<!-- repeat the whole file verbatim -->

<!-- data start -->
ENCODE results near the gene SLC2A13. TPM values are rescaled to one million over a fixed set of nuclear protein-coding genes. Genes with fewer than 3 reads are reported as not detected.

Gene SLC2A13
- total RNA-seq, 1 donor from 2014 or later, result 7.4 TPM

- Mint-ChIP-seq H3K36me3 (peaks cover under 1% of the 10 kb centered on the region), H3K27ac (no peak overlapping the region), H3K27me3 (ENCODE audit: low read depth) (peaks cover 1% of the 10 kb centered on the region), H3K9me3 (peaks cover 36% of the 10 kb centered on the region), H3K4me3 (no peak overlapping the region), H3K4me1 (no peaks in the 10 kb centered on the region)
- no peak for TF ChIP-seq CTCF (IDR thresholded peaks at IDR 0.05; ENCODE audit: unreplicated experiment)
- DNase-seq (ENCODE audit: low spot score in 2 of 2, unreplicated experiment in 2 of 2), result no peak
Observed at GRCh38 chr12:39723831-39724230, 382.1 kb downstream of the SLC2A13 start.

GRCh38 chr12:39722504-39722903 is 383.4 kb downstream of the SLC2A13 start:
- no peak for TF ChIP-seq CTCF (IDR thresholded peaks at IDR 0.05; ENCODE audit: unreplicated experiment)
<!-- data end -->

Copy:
ENCODE results near the gene SLC2A13. TPM values are rescaled to one million over a fixed set of nuclear protein-coding genes. Genes with fewer than 3 reads are reported as not detected.

Gene SLC2A13
- total RNA-seq, 1 donor from 2014 or later, result 7.4 TPM

- Mint-ChIP-seq H3K36me3 (peaks cover under 1% of the 10 kb centered on the region), H3K27ac (no peak overlapping the region), H3K27me3 (ENCODE audit: low read depth) (peaks cover 1% of the 10 kb centered on the region), H3K9me3 (peaks cover 36% of the 10 kb centered on the region), H3K4me3 (no peak overlapping the region), H3K4me1 (no peaks in the 10 kb centered on the region)
- no peak for TF ChIP-seq CTCF (IDR thresholded peaks at IDR 0.05; ENCODE audit: unreplicated experiment)
- DNase-seq (ENCODE audit: low spot score in 2 of 2, unreplicated experiment in 2 of 2), result no peak
Observed at GRCh38 chr12:39723831-39724230, 382.1 kb downstream of the SLC2A13 start.

GRCh38 chr12:39722504-39722903 is 383.4 kb downstream of the SLC2A13 start:
- no peak for TF ChIP-seq CTCF (IDR thresholded peaks at IDR 0.05; ENCODE audit: unreplicated experiment)